Secretary of State Condoleezza Rice says the United States will review all forms of aid to Pakistan in the wake of General Pervez Musharraf's decision to suspend the country's constitution. From Washington, VOA's Michael Bowman reports.
Secretary Rice says she is personally disappointed with the suspension of constitutional rule in Pakistan, but added that the crisis can be defused if General Musharraf reverses his decision and recommits to holding democratic elections.
The United States has provided more than $10 billion in assistance to Pakistan since 2001, much of it destined to bolster anti-terrorism efforts. Speaking in Jerusalem, Secretary Rice seemed to preclude an immediate severance of that aid.
"We have to be very cognizant of the fact that some of the assistance that has been going to Pakistan is directly related to the [U.S.] counter-terrorism missions," said Condoleezza Rice. "So this is a complicated matter. We have to remember that we are going to continue to fight the war on terror."
The Bush administration's initial response to the Pakistani constitutional crisis was immediately criticized by leading U.S. legislators, including some within the president's own Republican Party. Senator Arlen Specter of Pennsylvania spoke on CNN's "Late Edition" program.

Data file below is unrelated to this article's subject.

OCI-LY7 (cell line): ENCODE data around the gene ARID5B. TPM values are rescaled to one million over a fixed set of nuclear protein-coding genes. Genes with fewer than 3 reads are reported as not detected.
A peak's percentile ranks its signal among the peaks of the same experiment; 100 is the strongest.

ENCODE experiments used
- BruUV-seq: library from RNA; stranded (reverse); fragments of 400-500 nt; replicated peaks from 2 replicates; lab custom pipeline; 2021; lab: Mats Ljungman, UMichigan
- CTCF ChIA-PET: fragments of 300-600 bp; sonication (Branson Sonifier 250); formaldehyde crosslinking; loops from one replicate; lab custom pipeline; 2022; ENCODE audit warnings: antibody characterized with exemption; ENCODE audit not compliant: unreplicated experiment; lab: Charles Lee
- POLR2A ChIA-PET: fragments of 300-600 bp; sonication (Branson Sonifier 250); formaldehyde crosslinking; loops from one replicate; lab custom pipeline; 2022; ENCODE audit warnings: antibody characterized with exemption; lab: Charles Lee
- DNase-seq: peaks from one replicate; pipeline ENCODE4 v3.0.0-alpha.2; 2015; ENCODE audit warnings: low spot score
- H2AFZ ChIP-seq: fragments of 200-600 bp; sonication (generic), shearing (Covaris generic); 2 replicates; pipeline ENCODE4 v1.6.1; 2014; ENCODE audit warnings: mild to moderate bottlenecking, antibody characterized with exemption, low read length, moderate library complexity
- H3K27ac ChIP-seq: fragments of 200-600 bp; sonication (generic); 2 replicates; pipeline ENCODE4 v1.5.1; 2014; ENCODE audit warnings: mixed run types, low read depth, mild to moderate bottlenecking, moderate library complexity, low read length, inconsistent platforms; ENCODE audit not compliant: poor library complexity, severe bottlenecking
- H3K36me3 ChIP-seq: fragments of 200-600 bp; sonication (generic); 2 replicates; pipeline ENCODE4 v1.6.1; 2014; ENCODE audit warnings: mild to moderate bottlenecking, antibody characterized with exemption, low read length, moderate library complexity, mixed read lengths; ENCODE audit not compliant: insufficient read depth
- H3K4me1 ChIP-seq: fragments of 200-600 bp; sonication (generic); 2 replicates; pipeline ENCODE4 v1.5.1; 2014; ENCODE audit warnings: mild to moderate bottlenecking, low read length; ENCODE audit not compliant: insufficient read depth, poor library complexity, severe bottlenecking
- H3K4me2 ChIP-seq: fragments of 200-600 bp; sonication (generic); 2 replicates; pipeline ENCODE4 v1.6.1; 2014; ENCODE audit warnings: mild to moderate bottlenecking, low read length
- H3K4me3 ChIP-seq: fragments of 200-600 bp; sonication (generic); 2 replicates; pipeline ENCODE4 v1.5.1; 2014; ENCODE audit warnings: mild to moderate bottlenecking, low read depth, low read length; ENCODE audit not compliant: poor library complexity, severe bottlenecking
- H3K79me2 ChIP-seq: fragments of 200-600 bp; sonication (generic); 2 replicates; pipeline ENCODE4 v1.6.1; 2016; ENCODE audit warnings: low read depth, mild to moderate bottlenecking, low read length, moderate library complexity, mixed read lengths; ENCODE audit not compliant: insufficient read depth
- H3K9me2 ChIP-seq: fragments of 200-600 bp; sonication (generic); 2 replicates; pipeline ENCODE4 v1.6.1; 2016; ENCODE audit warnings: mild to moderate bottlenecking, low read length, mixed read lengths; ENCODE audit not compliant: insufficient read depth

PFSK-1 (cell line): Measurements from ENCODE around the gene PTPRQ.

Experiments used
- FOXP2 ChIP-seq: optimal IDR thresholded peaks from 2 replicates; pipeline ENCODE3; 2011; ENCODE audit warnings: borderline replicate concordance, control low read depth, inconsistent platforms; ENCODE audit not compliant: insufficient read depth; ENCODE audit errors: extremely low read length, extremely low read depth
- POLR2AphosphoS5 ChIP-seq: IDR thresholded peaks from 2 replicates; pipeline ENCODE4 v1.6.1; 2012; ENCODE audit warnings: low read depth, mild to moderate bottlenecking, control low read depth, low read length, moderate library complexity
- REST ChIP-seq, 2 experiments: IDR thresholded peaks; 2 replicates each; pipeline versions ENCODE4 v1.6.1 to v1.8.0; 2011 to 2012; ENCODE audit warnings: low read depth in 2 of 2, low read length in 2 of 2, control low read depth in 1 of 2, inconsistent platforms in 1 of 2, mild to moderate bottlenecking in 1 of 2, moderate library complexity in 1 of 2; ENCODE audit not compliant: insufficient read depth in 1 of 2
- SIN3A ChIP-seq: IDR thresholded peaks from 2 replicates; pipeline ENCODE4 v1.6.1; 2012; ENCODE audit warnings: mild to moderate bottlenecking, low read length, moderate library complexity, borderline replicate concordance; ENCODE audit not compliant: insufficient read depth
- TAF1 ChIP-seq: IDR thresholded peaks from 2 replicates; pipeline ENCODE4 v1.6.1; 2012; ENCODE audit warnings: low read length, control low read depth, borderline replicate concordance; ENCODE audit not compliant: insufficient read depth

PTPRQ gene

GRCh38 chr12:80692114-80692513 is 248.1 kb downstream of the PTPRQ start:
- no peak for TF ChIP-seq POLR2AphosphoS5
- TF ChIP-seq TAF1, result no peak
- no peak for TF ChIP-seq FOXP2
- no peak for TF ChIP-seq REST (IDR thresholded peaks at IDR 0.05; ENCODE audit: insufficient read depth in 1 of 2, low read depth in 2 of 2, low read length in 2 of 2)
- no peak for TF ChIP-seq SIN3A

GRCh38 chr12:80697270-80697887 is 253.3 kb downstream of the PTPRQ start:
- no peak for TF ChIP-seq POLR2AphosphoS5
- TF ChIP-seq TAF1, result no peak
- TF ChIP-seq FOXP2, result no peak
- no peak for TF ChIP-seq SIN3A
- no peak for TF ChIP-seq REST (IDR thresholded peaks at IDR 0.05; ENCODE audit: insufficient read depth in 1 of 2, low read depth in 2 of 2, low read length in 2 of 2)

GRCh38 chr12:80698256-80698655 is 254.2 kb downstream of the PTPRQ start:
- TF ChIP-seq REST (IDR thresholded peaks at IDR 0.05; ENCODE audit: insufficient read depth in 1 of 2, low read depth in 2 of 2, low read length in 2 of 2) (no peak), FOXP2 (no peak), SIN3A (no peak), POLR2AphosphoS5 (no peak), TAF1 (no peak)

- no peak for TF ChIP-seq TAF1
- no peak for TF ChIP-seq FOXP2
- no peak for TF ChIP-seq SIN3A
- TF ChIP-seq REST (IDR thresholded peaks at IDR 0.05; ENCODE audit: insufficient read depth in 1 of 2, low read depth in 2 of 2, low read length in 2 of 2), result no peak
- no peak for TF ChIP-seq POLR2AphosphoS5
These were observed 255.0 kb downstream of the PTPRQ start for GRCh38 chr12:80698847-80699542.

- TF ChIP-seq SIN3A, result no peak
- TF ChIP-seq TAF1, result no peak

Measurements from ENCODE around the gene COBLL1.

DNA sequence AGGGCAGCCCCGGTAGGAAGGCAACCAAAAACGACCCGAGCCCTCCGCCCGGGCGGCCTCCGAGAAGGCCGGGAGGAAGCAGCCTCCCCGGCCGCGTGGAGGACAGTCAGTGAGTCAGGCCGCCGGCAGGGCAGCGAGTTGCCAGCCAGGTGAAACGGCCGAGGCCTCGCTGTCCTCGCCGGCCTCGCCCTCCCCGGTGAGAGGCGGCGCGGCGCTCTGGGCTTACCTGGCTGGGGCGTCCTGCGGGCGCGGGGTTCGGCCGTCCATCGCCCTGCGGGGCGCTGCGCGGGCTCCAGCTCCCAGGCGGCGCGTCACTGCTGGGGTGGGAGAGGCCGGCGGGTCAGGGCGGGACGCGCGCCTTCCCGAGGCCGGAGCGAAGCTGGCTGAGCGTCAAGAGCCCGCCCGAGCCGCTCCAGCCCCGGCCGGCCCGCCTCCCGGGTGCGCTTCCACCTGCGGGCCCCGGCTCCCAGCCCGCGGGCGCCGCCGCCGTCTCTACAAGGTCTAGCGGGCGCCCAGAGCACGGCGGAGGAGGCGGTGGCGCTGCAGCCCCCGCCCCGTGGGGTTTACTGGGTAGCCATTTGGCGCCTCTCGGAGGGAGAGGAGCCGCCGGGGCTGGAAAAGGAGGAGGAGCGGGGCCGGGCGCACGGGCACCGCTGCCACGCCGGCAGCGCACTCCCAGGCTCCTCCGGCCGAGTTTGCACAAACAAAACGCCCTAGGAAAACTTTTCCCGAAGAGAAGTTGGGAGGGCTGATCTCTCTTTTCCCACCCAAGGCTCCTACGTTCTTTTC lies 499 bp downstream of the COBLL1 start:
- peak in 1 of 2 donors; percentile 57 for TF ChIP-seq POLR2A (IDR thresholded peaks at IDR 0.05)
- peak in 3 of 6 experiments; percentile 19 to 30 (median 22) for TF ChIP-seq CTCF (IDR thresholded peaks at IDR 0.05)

"It is not enough that Secretary Rice speaks out," said Arlen Specter. "I think the President has to speak out in more specific terms. We have bolstered Musharraf with billions of dollars in military support in recent years, and we ought to be specific [in saying] that it is not going to continue."
A Democratic Party colleague, Senator Dianne Feinstein of California, urged a carefully thought out and measured response to the situation in Pakistan . She specifically warned against unilateral military action by the United States in Pakistan's northern regions where terrorists are believed to operate.
General Musharraf's decision to suspend the constitution has been condemned by his political opponents, including former Prime Minister Benazir Bhutto, who spoke in an interview broadcast on the CBS program Face the Nation.
"It is going to lead to an unnecessary confrontation between the regime and the people, which can only help the extremists who will exploit the situation to their advantage," said Benazir Bhutto. "It is very important that General Musharraf be pressed to restore the constitution, to release the political prisoners, to respect the judiciary, and hold elections under an independent election commission."
In justifying his decision, General Musharraf has said that failure to act would have amounted to "suicide" for Pakistan, and that his first duty is to act in his country's best interests.